By Robert E. Macdonald
Mayor of Lewiston
I am appalled that I feel compelled to write this week’s column on civic pride. Lewiston is a city on the move. But many residents, especially those in their 20s and 30s, have come to expect instant gratification.
Creating a desirable city is not like popping a piece of dark chocolate into your mouth. It takes hours, days, weeks and years to design and implement a city that is not only livable, but also a destination.
It’s time for area residents that have a stake in our community to become ambassadors and start talking up what a great place Lewiston is becoming. We are being given an opportunity to productively grow. The costs of homes and a renaissance of quality apartments in our downtown area have made us a desirable destination.
In 1977, I was part of the great Massachusetts diaspora. The trust-fund crowd had taken over the Commonwealth of Massachusetts. Although they had never spoken or shook the hand of a single member of the great unwashed, they felt comfortable that discussions in classrooms, academic exchanges and frequent banter at cocktail parties had given them sufficient knowledge to realistically address their problems.
Once people who possessed no concept of money started setting policies, it was time to flee.
Arriving in Lewiston I found a depressed mill city populated with hardworking industrious people. Rain, snow, heat or cold meant nothing to these hardy souls who were seldom absent or late to work. Honest people doing an honest week’s work.
When the weekend arrived, the hardworking population would descend on the bars and clubs of lower Lisbon Street for stress release. Weekends on the strip brought the usual drinking, fighting and language so foul it would make a French sailor blush. Unfortunately, with this understandable activity an urban legend grew that equated lower Lisbon Street with Boston’s Combat Zone.
Although financially poor, the community was rich in pride. Renting an apartment was not an excuse to let your neighborhood fall into disrepair. Pride kept the neighborhood vibrant. People knew that poverty was not an excuse for living in filth.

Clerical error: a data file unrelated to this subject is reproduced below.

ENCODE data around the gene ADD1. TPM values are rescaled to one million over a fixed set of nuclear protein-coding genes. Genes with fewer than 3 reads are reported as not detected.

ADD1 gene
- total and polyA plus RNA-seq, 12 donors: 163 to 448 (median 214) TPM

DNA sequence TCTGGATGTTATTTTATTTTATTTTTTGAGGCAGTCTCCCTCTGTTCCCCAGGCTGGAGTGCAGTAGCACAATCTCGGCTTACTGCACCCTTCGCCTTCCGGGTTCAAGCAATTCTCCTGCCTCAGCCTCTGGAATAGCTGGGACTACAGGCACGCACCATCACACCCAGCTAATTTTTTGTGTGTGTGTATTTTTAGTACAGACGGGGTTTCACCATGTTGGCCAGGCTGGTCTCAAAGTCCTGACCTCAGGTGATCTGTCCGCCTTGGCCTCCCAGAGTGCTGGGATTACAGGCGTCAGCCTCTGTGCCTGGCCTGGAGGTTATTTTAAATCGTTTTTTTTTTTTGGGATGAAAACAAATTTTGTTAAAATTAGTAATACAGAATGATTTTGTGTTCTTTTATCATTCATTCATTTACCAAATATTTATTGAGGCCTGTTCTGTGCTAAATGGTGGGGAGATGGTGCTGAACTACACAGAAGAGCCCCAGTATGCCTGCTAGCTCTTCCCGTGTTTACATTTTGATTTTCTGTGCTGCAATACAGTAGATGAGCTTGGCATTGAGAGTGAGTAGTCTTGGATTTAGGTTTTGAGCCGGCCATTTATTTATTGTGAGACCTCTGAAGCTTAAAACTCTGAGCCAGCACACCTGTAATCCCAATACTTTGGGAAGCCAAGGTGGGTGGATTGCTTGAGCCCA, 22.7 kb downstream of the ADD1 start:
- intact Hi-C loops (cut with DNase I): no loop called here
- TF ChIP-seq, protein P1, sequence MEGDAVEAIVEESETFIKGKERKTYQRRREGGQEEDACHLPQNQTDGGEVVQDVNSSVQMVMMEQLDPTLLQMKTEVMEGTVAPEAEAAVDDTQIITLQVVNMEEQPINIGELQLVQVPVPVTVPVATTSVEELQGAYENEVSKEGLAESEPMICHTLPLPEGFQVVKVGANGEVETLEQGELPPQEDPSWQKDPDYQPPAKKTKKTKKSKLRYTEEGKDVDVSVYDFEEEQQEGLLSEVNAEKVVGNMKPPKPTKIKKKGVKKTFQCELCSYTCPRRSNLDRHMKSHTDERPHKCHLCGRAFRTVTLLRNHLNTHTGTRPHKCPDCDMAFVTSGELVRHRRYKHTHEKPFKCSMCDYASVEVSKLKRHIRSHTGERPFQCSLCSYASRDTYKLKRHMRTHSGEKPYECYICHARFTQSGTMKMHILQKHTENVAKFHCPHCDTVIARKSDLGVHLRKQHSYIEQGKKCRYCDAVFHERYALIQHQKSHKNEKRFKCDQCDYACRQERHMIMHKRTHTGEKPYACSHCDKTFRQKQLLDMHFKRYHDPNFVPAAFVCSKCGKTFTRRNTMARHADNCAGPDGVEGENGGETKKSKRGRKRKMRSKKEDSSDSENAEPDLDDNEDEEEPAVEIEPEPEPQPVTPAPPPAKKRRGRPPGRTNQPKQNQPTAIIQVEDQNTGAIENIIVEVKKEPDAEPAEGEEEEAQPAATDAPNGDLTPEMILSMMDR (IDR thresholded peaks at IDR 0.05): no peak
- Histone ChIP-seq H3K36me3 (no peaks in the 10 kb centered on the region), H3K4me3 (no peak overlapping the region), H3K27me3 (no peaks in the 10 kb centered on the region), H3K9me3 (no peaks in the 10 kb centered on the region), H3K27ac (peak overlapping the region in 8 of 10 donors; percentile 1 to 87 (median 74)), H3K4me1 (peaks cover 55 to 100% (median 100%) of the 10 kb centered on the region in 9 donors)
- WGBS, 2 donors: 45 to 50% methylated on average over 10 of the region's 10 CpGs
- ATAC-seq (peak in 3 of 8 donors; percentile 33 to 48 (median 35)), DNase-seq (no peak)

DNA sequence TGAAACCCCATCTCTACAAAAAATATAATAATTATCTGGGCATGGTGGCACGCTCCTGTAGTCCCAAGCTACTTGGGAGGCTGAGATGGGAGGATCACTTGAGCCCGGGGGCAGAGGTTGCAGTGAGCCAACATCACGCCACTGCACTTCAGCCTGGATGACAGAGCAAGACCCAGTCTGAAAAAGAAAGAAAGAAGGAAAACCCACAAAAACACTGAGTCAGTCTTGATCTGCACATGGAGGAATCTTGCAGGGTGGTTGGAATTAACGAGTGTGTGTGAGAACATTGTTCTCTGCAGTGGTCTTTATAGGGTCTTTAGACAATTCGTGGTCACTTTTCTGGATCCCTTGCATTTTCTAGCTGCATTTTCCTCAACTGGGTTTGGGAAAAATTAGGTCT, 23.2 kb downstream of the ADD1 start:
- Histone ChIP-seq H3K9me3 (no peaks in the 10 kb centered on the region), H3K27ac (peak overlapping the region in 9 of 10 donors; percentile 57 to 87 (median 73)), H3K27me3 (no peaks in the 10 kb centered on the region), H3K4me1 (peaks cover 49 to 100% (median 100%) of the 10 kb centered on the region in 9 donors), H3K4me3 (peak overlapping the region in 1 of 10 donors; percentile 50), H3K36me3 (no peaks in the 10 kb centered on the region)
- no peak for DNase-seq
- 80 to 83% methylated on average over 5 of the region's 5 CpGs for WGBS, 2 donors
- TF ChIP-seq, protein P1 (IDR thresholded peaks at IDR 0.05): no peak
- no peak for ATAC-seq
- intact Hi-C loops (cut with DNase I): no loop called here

The advent of the 1960s, 1970s and 1980s brought Santa Claus cloaked as a federal government employee who dangled federal dollars in front of Lewiston politicians, setting the stage for 30 years of downward spiraling. Not only did property dilapidate, but the money also acted like an opiate, taking Lewiston’s character and soul.
Lewiston always seems to suffer the negative slings and arrows that usually originate in Southern Maine. We are made fun of because many Lewistonians of the past did not receive a formal education. Maybe so, but they produced shoes, blankets and uniforms for the military, high-quality shoes and clothing for both the rich and poor, as well as a bedspread that even today is legendary the world over.
It is time to start accentuating Lewiston’s positives with friends and outsiders. I believe you’ll find they far outweigh any negatives.
Finally, let us turn to the latest TANF (Temporary Aid to Needy Families) numbers. To refresh the memory of this column’s readers, those receiving TANF benefits were removed from the rolls upon reaching their five-year limit.
However because the Legislature failed to act, TANF clients were allowed to apply for General Assistance from their community, shifting the burden from the state to the local level.
To date, we have had 68 former TANF families consisting of 333 people apply for local benefits. Since June, a combined total of $8,765 has been given to the 23 families that have thus far qualified.
Remember in November.